Nestled beneath steep cliffs on Italy’s southwestern coast in Campania, the historic town of Amalfi lends its name to one of the country’s most dramatic settings: the Amalfi Coast. A UNESCO World Heritage site, the rugged coastline and its picturesque villages have long been a favorite destination for actors, writers and musicians. The town of Amalfi is right at the heart of the route, and, though it may seem to take a back seat to the trendier locales of Positano and Ravello, remains a must for wine and food lovers. Its central location and ferry access also make it an ideal base to explore this iconic landscape.
Life’s a Beach
Most of the beaches here are tiny, but in Amalfi, Spiaggia Marina Grande is one of the most extensive and easiest to reach. It’s also the liveliest. After a morning filled with sun and surf, enjoy lunch or an aperitivo on the panoramic terrace at Ristorante Marina Grande. Situated seaside it’s one of the Amalfi Coast’s best restaurants, with an ample wine list that offers a great selection of wines by the glass. About a mile from town, the beautiful, hidden beach of Duoglio is more rustic and can be reached by boat or, for the adventurous, a 400-step staircase.
Explore History and Limoncello
Amalfi has a glorious past. Like Pisa, Venice and Genoa, it was once a maritime republic, and its Piazza del Duomo, the historic center, is now one of its main attractions. It’s dominated by the imposing cathedral dedicated to St. Andrew, which, though constructed in the 10th century, has undergone numerous renovations and additions, including a 19th-century facade of striped marble and stone. Climb the 60 steps to the entrance and you will be awarded by visual splendor inside.
Back outside in the main square, walk around the elegant shops and cafés, or stop at Pasticceria Andrea Pansa for delicious handmade ice cream and pastries. Then head to Antichi Sapori d’Amalfi and try handcrafted limoncello, the local liqueur made with Amalfi lemons. If you book ahead on Airbnb, you can score a guided tour of the factory and special tasting.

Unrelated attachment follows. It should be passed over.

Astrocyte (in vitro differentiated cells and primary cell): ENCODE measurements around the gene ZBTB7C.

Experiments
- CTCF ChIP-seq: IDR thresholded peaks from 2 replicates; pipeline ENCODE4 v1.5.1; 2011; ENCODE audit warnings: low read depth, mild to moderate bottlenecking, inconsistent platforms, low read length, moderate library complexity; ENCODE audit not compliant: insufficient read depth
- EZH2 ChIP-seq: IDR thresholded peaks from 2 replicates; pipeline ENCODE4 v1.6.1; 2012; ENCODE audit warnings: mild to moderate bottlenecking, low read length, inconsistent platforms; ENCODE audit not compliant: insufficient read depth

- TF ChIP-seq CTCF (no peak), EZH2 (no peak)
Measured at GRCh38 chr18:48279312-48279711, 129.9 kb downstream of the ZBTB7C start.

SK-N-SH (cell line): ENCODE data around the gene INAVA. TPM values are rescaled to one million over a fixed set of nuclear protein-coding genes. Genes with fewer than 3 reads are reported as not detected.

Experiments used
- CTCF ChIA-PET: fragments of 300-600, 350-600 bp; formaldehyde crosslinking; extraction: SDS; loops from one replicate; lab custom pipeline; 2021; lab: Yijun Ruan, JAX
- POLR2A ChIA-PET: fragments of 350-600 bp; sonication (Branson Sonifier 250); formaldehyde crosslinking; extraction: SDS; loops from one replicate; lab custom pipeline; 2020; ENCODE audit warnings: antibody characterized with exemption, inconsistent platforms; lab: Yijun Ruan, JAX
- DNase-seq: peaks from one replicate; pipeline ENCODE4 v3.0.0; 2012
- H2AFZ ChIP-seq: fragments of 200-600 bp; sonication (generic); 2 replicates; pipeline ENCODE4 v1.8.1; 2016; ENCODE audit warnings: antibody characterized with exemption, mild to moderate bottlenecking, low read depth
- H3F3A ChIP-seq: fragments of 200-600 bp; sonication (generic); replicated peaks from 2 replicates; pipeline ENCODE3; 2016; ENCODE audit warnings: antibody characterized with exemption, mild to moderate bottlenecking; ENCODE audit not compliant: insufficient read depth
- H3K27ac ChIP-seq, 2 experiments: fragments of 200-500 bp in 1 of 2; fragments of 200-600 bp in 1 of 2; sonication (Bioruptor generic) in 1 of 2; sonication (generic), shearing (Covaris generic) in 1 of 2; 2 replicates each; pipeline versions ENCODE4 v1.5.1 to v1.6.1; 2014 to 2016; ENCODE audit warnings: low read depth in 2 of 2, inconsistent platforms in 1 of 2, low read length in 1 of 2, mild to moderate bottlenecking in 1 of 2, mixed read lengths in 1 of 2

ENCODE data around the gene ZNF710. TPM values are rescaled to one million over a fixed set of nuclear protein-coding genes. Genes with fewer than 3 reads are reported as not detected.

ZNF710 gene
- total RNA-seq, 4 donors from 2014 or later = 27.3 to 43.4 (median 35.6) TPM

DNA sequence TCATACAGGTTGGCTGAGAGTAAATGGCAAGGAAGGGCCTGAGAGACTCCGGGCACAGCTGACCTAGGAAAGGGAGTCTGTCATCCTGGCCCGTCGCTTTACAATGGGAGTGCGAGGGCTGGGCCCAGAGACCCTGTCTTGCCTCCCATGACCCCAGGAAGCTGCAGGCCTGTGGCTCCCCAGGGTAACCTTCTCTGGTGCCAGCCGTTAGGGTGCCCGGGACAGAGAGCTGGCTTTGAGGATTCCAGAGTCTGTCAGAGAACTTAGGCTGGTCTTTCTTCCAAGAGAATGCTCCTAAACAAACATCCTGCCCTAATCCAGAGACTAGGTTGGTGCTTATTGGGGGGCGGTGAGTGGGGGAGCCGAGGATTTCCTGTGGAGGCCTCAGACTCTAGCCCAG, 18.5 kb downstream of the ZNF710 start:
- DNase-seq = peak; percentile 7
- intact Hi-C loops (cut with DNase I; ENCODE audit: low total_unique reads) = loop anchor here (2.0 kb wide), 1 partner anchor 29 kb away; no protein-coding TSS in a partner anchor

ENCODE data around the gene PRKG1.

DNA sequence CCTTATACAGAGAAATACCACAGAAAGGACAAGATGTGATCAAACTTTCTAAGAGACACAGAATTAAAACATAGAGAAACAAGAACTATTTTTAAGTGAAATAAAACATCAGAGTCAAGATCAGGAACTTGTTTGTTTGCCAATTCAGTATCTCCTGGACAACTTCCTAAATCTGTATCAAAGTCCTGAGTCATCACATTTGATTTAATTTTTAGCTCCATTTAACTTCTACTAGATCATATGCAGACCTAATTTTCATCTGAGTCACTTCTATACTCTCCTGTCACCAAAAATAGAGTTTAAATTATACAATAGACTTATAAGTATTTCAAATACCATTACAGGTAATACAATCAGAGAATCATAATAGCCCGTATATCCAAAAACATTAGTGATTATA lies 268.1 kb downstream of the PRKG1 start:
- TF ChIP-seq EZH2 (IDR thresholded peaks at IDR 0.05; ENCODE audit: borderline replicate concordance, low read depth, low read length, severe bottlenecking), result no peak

Dining and Wining
For excellent pizza, go to Pizzeria Donna Stella or Da Maria Trattoria Pizzeria. For traditional local seafood dishes, visit Lido Azzurro Ristorante and dine on the terrace that overlooks the charming port. About a mile from Amalfi center, Da Ciccio Cielo Mare Terra showcases seasonal dishes made with farm-fresh ingredients and an Italian wine list focused on local production. For more formal dining, try the Michelin-starred Ristorante La Caravella, where Chef Antonio Dipino creates new spins on local cuisine like squid-stuffed pasta and lemon soufflé. The restaurant also features one of Italy’s most legendary wine lists, a collection that includes rare bottlings and vintages from around the world.
About 20 minutes away by car, the impressive Marisa Cuomo Winery boasts vineyards that cling to steep cliffs above the sea. Make a reservation for a chance to take a guided tour and tasting of its wines made with native grapes.
The hilltop village of Ravello is also about a 20-minute drive from Amalfi. Visit the gardens at Villa Rufolo, the village’s historical and cultural center, for breathtaking views of the coast below. For an easy lunch and a glass of local nectar, stop by Babel Wine Bar Deli & Art. On the road to Ravello, visit the Casa Vinicola Ettore Sammarco winery to taste its crisp whites and structured reds from indigenous grapes.
The picture-perfect cliffside village of Positano, about a 45-minute drive or a 20-minute ferry ride from Amalfi, is a popular tourist spot, but it’s a must for anyone who visits the area. With its famed beaches and elegant shops, you’ll want to spend a full day here. For a glass of bubbly, go to the chic Franco’s Bar or grab a savory lunch at Da Gabrisa Restaurant & Wine Bar and try its vast selection of organic wines.